Quantcast
Environmental News for a Healthier Planet and Life

Flooding in 23 States Likely This Spring, Says NOAA

Climate
Floodwater covers a street in Burlington, North Dakota on June 26, 2011. NOAA has forecast more flooding for the state this spring. Scott Olson / Getty Images

Another wet spring and floods are on the way, says the National Oceanic and Atmospheric Administration (NOAA). Fortunately, the agency predicted Thursday that this year's flooding would not be nearly as bad as last year's, which inundated the Midwest and devastated crops.


"Flooding continues to be a factor for many Americans this spring," with major to moderate flooding likely to occur in 23 states, said Mary C. Erickson, deputy director of the National Weather Service, in a call with reporters, according to The New York Times. She added the bright spot that the flooding will be less severe and shorter than last year's.

This year's floods are expected to affect parts of the Midwest, the Rust Belt and the Southeast all the way down to the Gulf Coast. NOAA predicted that the most significant flood potential will occur in the northern Plains and the upper Midwest of North and South Dakota, as well as Minnesota, as USA Today reported. Parts of Iowa and Illinois may also experience heavy flooding, according to The Weather Channel.

NOAA expects about 128 million people, or one-third of the U.S. population, to see some sort of flooding this spring, with 1.2 million expected to experience "major" flooding in the aforementioned states, according to Ed Clark, the director of NOAA's National Water Center in Tuscaloosa, Alabama, as USA Today reported.

According to The Weather Channel, several factors went into NOAA's prediction, including ongoing rainfall, highly saturated soils and the increased likelihood of above-average precipitation this spring.

One factor contributing to the threat of flooding is that soil in many central and eastern states is already oversaturated and rivers are running high. That means that heavy rainfall can trigger flooding, according to The Weather Channel.

"Nearly every day, dangerous flooding occurs somewhere in the United States, and widespread flooding is in the forecast for many states in the months ahead," said Clark.

Clark added that heavy rains will likely lead to a larger than usual dead zone in the Gulf of Mexico this summer. Dead zones are caused by hypoxia, where an area does not have enough oxygen to sustain life, as The New York Times reported.

While farmers who were never able to plant their crops in 2019 because of flooding will not experience anything as drastic as last year, they should expect to see delays in planting, said Brad Rippey, the Department of Agriculture meteorologist, according to The New York Times.

While a large swath of the lower 48 states should expect heavier than average rainfall, the same is true for Alaska. On the other hand, drought conditions are expected to continue and worsen in California, in parts of the Pacific Northwest, in the southern Rockies, and in parts of Southern Texas, according to NOAA, as the The New York Times reported.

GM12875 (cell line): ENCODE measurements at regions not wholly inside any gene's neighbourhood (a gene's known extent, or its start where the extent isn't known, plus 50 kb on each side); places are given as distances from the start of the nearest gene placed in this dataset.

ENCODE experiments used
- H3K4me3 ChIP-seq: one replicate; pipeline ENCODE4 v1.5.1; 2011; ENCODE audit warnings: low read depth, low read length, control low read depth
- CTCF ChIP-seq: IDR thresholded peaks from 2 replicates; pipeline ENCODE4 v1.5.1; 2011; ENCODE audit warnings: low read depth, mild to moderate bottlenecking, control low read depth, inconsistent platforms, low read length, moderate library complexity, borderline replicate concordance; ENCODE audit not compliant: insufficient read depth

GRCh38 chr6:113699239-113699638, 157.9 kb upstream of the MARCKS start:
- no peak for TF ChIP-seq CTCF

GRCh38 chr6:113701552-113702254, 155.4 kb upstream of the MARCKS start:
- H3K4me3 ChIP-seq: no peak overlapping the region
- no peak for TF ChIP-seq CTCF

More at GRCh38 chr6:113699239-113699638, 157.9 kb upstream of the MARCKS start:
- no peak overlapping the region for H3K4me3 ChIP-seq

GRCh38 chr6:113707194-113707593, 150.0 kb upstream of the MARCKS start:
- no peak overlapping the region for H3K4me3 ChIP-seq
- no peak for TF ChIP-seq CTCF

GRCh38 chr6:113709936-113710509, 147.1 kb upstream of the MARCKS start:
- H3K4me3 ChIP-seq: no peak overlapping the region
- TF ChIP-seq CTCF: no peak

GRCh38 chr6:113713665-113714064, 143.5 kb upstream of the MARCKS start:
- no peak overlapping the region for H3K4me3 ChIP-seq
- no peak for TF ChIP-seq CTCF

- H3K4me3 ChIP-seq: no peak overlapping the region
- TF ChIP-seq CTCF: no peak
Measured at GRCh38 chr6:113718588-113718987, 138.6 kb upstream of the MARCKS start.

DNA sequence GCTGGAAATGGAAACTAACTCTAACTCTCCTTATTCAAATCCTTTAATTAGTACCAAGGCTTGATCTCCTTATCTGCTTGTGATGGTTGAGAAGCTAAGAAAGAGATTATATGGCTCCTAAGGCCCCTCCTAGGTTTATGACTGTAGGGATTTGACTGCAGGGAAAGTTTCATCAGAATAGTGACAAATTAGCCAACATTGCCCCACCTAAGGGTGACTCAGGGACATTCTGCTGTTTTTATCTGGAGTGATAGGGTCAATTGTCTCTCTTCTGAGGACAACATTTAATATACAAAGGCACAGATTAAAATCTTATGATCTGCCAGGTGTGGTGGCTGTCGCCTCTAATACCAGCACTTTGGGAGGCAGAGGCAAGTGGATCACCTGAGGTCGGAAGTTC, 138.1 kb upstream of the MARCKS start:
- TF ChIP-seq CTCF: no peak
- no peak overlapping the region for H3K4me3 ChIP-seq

Not a single part of the country is expected to see below average temperatures this spring in a year that is shaping up to be one of the hottest years on record.

"There is almost no part of the country that we are predicting to be below normal in any of the three months, which is unusual," said AccuWeather founder and CEO Joel N. Myers, as The Weather Channel reported. "This may be a first."

EcoWatch Daily Newsletter

polaristest / Flickr / CC BY-NC-ND 2.0

By Melissa Kravitz Hoeffner

Over six gallons of water are required to produce one gallon of wine. "Irrigation, sprays, and frost protection all [used in winemaking] require a lot of water," explained winemaker and sommelier Keith Wallace, who's also a professor and the founder of the Wine School of Philadelphia, the largest independent wine school in the U.S. And water waste is just the start of the climate-ruining inefficiencies commonplace in the wine industry. Sustainably speaking, climate change could be problematic for your favorite glass of wine.

Read More Show Less
Pixabay

By Rachael Link, MS, RD

Spinach is a true nutritional powerhouse, as it's rich in vitamins, minerals, and antioxidants.

Read More Show Less
Sponsored
Pexels

By Jeff Turrentine

From day to day, our public health infrastructure — the people and systems we've put in place to keep populations, as opposed to individuals, healthy — largely goes unnoticed. That's because when it's working well, its success takes the form of utter normalcy.

Read More Show Less
Spring Break vs. COVID19: The Real Impact of Ignoring Social Distancing

By Eoin Higgins

A viral video showing cell phone data collected by location accuracy company X-Mode from spring break partiers potentially spreading the coronavirus around the U.S. has brought up questions of digital privacy even as it shows convincingly the importance of staying home to defeat the disease.

Read More Show Less
Aerial shot top view Garbage trucks unload garbage to a recycle in the vicinity of the city of Bangkok, Thailand. bugto / Moment / Getty Images

German researchers have identified a strain of bacterium that not only breaks down toxic plastic, but also uses it as food to fuel the process, according to The Guardian.

Read More Show Less